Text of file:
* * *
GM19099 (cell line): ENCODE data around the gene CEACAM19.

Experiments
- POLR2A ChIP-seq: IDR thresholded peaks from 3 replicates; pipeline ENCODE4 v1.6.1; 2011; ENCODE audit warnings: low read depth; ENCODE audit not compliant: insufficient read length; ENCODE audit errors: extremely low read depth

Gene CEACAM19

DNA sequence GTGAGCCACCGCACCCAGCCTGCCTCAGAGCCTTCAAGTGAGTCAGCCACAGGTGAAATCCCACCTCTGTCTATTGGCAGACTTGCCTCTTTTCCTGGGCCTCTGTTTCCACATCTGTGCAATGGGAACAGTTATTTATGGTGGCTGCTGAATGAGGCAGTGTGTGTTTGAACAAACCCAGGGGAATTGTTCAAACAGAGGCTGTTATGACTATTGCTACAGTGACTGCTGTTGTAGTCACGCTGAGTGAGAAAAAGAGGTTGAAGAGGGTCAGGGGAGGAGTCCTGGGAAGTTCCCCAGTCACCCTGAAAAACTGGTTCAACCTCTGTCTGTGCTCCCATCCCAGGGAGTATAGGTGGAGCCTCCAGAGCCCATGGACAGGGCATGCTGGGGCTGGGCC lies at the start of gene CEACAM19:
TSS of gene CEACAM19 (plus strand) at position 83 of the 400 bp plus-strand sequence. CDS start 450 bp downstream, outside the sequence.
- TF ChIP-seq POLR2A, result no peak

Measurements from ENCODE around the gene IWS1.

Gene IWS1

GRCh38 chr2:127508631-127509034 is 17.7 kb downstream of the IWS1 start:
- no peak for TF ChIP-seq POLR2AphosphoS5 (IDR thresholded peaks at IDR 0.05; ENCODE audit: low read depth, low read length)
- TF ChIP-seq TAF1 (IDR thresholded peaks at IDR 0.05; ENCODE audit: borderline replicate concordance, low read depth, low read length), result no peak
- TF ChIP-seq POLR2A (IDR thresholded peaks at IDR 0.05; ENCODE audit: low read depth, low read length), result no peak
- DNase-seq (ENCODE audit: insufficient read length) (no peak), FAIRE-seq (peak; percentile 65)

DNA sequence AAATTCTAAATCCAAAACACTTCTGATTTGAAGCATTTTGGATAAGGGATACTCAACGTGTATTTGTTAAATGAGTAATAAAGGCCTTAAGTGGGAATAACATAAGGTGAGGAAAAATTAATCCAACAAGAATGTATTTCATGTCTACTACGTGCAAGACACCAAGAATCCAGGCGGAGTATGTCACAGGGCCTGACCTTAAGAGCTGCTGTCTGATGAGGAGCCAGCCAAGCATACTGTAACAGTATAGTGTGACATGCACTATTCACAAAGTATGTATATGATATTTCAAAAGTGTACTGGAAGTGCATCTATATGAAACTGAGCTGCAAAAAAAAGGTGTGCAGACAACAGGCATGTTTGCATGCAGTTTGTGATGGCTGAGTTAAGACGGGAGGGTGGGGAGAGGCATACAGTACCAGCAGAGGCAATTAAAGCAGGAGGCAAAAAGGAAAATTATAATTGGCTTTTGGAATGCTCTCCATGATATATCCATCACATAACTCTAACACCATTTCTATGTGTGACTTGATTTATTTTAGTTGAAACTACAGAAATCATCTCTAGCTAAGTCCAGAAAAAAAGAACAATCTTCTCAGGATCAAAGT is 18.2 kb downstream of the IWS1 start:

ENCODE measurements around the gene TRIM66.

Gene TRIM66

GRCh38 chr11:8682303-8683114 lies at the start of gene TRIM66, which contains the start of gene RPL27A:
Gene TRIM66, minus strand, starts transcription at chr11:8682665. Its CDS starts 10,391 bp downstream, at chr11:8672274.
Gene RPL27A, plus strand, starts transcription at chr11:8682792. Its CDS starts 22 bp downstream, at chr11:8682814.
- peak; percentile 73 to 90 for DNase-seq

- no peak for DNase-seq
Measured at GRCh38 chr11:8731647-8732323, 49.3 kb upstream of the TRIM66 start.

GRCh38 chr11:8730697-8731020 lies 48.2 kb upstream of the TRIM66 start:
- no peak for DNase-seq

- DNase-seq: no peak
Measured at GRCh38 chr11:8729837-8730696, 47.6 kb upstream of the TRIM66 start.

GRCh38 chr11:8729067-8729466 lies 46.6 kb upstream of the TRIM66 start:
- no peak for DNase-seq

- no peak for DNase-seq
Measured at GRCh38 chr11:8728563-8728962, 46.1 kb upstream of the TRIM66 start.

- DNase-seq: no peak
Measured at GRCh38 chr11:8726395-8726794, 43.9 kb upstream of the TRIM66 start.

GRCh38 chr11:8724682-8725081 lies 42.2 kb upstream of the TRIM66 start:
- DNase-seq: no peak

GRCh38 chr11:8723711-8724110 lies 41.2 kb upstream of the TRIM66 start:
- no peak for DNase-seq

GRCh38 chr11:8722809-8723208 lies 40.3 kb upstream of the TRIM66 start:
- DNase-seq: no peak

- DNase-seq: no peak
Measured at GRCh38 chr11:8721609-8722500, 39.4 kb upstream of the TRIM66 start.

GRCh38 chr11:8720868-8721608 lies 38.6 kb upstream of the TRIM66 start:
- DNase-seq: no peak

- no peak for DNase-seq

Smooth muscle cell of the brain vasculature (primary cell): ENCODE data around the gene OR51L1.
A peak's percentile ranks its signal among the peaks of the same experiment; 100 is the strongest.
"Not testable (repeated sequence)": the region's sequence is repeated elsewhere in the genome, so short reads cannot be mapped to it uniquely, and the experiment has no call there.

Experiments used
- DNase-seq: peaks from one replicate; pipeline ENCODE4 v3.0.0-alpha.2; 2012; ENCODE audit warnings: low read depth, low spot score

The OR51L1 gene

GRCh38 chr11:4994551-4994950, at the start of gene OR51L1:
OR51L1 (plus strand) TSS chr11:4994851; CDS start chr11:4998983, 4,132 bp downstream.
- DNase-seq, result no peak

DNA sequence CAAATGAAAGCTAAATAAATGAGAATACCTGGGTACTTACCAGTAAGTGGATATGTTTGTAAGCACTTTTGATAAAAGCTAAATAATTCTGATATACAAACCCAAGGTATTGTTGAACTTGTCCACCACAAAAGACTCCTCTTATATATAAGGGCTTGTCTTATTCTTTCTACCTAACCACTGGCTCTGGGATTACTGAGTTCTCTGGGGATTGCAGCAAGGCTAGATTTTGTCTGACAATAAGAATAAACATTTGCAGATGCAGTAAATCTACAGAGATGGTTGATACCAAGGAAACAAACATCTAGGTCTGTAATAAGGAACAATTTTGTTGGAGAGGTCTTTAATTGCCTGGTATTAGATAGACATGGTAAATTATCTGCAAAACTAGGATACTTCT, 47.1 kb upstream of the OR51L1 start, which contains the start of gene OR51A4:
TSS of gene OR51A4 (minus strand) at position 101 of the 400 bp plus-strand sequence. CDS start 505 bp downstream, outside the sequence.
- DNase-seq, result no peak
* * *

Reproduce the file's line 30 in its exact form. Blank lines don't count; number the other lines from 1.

- no peak for DNase-seq